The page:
The appropriations bill requires BATFE to disclose the necessary caveats in published summaries of firearms trace data — thus preventing BATFE from using trace summaries to push a political agenda, as it did during the Clinton years.
The appropriations bill also forbids disclosure to the public (but not to law enforcement) of particular trace records. [2007 clarification: local law enforcement can obtain trace records from their own locality.] Chicago had sought these records, too. As the Solicitor General argued in his Supreme Court brief, many of the people whose names are in the trace database are innocent of any wrongdoing; for example, they may be listed on the trace forms because they were witnesses to the crime in which the traced gun was used. Accordingly, their privacy should not be violated by disclosing their names to third parties.
Because the federal Freedom of Information Act has no restrictions on who is seeking the information, or why they want it, if Chicago had prevailed in the Supreme Court, and if Congress had failed to act, then anyone (including burglary rings or anti-gun lobbyists) could have obtained the name of every multiple handgun purchaser and every person named in a trace request.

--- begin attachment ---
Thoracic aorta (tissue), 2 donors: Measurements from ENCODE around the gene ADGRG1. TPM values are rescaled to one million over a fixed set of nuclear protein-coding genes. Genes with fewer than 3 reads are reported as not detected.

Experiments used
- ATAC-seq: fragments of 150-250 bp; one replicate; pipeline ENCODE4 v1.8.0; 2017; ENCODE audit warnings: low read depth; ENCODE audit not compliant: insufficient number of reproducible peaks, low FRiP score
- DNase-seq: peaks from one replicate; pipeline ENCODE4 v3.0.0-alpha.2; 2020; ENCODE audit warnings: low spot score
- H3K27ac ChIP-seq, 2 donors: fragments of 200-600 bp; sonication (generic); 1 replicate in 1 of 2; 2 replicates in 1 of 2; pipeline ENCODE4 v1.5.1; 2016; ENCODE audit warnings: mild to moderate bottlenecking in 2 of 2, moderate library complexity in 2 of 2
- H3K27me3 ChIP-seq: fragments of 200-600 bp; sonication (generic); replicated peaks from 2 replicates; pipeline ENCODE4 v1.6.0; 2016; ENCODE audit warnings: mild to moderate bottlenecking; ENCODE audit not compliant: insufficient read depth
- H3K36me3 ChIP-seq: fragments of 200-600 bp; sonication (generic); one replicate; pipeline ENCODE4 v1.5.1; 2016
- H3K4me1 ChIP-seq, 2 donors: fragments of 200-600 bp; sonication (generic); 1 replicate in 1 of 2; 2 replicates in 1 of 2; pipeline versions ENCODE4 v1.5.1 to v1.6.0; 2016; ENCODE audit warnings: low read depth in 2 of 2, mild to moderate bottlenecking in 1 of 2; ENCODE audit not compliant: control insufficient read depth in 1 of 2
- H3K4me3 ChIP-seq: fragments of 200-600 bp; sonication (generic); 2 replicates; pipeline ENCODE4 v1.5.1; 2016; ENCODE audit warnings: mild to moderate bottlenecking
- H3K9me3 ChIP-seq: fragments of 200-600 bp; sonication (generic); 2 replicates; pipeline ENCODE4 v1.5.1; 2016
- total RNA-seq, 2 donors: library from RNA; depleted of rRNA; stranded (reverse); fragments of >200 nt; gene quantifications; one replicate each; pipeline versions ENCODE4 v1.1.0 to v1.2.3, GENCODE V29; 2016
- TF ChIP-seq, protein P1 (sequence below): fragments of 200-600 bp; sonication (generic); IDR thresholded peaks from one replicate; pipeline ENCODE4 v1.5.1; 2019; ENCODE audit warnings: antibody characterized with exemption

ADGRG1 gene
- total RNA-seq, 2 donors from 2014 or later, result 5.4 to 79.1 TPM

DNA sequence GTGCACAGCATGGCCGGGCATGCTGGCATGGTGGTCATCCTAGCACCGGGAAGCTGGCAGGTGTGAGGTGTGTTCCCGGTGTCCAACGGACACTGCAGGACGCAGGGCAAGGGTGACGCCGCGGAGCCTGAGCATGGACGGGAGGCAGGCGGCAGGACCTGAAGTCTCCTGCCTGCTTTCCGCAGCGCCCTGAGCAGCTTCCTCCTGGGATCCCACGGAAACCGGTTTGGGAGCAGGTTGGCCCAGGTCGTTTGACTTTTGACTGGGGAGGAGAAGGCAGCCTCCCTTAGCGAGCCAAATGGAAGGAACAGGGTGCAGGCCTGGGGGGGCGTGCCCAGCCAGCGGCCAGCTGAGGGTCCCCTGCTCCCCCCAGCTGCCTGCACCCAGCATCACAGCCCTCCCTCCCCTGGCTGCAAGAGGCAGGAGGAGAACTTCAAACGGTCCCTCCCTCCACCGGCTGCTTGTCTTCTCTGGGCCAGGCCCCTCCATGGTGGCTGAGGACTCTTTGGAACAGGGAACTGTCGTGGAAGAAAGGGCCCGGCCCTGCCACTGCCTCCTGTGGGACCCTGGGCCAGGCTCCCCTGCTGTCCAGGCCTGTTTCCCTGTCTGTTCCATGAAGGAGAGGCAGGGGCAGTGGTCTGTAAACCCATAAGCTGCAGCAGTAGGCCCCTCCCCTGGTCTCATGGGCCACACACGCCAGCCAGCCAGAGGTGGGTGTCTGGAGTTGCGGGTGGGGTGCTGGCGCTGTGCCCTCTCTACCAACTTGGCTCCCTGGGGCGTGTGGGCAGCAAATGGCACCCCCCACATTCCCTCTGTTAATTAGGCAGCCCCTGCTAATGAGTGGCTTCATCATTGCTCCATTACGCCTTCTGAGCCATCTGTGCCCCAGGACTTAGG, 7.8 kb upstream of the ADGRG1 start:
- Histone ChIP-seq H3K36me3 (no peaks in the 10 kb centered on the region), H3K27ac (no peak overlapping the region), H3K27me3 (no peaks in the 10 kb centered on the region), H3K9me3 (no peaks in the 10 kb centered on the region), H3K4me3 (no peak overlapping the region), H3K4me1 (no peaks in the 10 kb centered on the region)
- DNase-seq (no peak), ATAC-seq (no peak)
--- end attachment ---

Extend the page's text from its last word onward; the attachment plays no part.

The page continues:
When a person buys a gun from a retail dealer, the dealer is required to fill out the federal Form 4473, which contains a record on the gun buyer's identity, and the model and serial number of the gun. According to current federal law, the forms may be inspected at any time pursuant to a law-enforcement investigation. The forms may also be inspected as part of annual administrative review of a gun dealer's compliance with record-keeping requirements. Gun dealers are required to retain the forms for 20 years. When a gun dealer goes out of business, he must send the forms to BATFE. Under the Clinton administration, BATFE began creating computerized records of the forms from retired dealers. This computer database violates the 1986 law against creation of gun-owner registries. Accordingly, the omnibus appropriations bill prohibits the expenditure of funds for the computer database.
The provisions in the appropriations bill are a weakened version of legislation promoted in 2003 by Rep. Todd Tiahrt (R., Kan.). The "Tiahrt Amendment" was added in committee to BATFE's appropriations bill during the summer. The most important missing provision from the Tiahrt amendment was a provision to stop BATFE from denying Federal Firearms Licenses (which are required for all gun dealers) to people who operate small businesses selling guns from their homes. These small businesses are typically a second incomes for a dealers.